A year ago at this time, new Phillies pitcher Reggie McClain was driving for Uber in Arizona as he awaited Mariners spring training.
So much has changed since then for him, and in Clearwater with the Phils, he will have an opportunity to make a big-league team out of camp for the first time.
McClain knew going into 2019 that it would be a make-or-break year. If he didn't progress through the Seattle Mariners' system and prove his value, the likelihood was that he'd be out of baseball.
"My back was against the wall," he recalled this weekend as he made the two-day drive from Phoenix to Atlanta.
You don't find many 26-year-olds at High A, but that's where McClain's 2019 season began. He had spent the previous three years almost exclusively as a starting pitcher for the Modesto Nuts and the results were what they were — a 4.81 ERA in 64 appearances, 57 of which were starts.
Feeling that pressure, McClain had what he described as a strong offseason, and a switch to the bullpen in 2019 unlocked some abilities that resulted in his rise all the way from Single A to the majors in the span of just four months.
McClain dominated the same California League that had previously been a challenge, allowing one run in 16 innings with 18 strikeouts and just one walk. He was promoted to Double A and his success continued. At those two levels, he had a combined 0.85 ERA in 31⅔ innings when he was called up to Triple A to pitch in the Pacific Coast League.
The PCL is a notoriously difficult league for pitchers because of the high altitudes of stadiums and the hot conditions during the summer. Last season, the PCL was even more of a joke because it used the same juiced baseball as MLB. There were 3,312 home runs in the PCL in 2019 compared to 2,097 in 2018.
Yet McClain was still effective, posting a 3.29 ERA in 41 innings and allowing just three home runs. Still, he noticed the difference in the baseballs, particularly from Double A to Triple A. At Double A, he recalled, he could throw a hard fastball down the middle and live to tell about it. That wasn't the case in the PCL.
Last season was a good opportunity in Seattle for McClain, who was claimed off waivers by the Phillies on Friday. The Mariners used 42 different pitchers in 2019 and he was one of them, debuting on Aug. 2 in Houston.
In the days since the Phillies claimed McClain, much has been made on the internet of his performances in Houston compared to elsewhere. The Astros, who used a multi-layered system of espionage to steal signs from opponents and relay them to their players in real-time, do not have the benefit of the doubt, and there is increased focus on pitchers who experienced discrepancies in performance in Houston vs. everywhere else.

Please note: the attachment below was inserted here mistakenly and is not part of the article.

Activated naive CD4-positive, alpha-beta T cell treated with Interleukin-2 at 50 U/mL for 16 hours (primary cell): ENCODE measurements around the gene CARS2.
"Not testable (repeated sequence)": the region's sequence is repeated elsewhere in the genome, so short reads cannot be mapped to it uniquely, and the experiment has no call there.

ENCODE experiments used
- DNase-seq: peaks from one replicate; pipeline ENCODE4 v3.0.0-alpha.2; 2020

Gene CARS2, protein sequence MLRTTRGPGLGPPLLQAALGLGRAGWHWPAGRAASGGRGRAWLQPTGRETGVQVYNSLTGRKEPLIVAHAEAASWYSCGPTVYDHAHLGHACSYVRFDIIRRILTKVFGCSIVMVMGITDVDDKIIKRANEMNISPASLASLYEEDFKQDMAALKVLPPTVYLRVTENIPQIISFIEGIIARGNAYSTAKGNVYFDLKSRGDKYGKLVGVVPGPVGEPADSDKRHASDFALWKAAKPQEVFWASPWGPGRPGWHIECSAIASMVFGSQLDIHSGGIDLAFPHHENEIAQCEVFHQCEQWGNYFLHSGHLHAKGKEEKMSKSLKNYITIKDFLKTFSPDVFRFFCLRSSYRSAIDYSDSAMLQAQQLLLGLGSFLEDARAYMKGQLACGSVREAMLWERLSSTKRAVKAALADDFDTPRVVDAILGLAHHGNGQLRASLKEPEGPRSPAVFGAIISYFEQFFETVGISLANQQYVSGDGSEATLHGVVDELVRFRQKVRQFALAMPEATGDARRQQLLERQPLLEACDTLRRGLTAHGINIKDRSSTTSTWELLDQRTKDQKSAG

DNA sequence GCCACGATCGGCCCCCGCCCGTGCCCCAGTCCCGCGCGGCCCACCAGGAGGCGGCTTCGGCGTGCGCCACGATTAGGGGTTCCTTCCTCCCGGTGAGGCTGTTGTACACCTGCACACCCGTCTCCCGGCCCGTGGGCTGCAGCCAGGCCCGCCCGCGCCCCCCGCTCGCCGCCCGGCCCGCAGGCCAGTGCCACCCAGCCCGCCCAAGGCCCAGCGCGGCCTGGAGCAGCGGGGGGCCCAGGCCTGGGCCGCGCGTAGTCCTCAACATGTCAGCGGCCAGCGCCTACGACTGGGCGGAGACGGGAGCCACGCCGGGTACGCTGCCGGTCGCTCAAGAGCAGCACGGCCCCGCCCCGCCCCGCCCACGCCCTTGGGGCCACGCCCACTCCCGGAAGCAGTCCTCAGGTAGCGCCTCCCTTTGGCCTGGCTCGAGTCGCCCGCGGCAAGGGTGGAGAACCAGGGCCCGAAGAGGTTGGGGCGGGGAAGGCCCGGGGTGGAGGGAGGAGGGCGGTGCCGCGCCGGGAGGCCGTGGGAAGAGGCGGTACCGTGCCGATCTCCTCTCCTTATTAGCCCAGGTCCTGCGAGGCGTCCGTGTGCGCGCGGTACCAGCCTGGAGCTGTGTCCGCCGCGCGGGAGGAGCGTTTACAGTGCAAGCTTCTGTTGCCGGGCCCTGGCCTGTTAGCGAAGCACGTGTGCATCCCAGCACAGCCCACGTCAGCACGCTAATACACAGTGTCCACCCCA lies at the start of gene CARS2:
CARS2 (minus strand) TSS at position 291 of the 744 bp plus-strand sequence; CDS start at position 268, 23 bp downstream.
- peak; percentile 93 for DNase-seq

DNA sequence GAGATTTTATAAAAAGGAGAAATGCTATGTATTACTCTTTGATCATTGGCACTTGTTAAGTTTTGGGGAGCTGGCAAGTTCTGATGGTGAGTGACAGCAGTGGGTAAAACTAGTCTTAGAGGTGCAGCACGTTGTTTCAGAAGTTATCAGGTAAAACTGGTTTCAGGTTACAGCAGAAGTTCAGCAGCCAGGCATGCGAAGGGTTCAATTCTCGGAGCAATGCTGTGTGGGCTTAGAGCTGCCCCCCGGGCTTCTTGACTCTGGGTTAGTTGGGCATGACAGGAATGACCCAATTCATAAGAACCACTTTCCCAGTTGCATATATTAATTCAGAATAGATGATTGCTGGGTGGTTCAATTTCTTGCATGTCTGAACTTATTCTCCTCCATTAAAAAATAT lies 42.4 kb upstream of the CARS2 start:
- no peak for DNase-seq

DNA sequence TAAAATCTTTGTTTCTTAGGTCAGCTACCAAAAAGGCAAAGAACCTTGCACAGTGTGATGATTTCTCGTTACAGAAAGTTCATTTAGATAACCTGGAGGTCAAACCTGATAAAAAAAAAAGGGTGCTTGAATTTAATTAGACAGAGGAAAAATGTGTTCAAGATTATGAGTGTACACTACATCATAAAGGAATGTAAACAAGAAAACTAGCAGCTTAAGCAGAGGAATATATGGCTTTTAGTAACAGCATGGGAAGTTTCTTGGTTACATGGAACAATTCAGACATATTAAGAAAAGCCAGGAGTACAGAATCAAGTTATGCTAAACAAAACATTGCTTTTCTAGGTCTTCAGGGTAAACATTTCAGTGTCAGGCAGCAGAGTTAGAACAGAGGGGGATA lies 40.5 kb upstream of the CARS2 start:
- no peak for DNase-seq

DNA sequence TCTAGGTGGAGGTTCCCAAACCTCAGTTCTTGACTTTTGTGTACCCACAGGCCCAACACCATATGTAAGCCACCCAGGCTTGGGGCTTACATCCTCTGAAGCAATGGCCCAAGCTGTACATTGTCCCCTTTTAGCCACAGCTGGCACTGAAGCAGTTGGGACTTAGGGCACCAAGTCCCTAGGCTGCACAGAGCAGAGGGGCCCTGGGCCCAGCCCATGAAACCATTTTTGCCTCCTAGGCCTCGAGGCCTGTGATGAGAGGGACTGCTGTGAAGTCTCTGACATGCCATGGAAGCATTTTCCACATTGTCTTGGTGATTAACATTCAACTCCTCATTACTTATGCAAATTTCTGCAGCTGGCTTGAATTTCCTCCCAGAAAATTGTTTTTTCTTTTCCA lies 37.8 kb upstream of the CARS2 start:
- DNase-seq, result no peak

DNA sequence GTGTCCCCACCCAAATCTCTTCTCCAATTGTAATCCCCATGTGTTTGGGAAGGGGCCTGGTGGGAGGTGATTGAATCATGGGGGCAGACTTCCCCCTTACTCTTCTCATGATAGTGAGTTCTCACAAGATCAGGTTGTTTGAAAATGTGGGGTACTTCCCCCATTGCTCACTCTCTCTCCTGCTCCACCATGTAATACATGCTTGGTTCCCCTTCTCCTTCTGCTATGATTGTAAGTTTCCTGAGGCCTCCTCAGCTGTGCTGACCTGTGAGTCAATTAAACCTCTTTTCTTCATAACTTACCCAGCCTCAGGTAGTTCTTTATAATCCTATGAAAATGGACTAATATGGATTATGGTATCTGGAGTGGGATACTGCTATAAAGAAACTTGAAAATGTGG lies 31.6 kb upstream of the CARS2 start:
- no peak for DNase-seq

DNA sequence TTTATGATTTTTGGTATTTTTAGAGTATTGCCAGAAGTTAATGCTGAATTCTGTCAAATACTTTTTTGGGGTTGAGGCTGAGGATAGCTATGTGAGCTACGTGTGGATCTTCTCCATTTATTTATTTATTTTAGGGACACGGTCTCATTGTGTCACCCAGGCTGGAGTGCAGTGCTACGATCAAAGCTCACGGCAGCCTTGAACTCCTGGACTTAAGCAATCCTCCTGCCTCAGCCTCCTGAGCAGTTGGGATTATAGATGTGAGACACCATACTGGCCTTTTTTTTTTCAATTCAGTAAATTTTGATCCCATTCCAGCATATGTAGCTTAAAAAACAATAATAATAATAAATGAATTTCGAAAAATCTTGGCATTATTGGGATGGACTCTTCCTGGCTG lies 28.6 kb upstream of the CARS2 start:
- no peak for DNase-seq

McClain made 14 appearances for the Mariners last season. In the three games in Houston, he allowed 11 runs in three innings. In the other 11 appearances, he allowed three runs in 18 innings.
Speaking with him this weekend, McClain did not want to go down that road, though he did acknowledge that it was a lesson about the importance of protecting signs.
We'll never know just how much the Astros' methods affected individual games or how many careers were ended as a result, but the players hurt most by it were pitchers like McClain clinging to their big-league dream.
Earlier this offseason, superstar Braves first baseman Freddie Freeman said this about former teammate Kris Medlen:
"The biggest thing for me is, some of those guys that went into Houston — I think everyone knows Kris Medlen around here, one of my favorite teammates of all time. He worked hard to get back to the big leagues. Took him two years to get back in 2018 (with the Arizona Diamondbacks), and he had one start, and it was in Houston, and he gave up seven runs.
“Do I know, was it happening that game? You just don’t know. He retired about a week after that. So, that’s the hard stuff for me.”
Last week, an Astros fan revisited the 2017 season and went game by game, recording the number of trashcan bangs per night. The game that featured the most bangs took place on Aug. 4 and Mike Bolsinger, a right-hander, allowed four runs in one-third of an inning and never again pitched in the majors.
Those are the stories that are really sticking right now with baseball fans outside of Houston.
McClain overcame it. His final five innings last season were scoreless, but more importantly, the stuff was there.
"When I went to the bullpen, that's when the velocity picked up but without my pitches flattening out," he said.
In the majors, McClain's fastball and sinker averaged 94 mph and maxed out at 97. The Phillies noticed and late last week added him to the 40-man roster in place of Trevor Kelley, another reliever they had claimed from Boston earlier in the offseason.
The Phillies did not sign a single reliever to a guaranteed contract this offseason, instead bringing in guys like Francisco Liriano, Bud Norris and Drew Storen on minor-league deals, making waiver claims on McClain and Robert Stock and trading for Rays flamethrower Cristopher Sanchez.
The expensive route with relievers has not worked for the Phillies over the last three years. Perhaps this low-risk approach with potential breakout or bounce-back candidates will bear more fruit.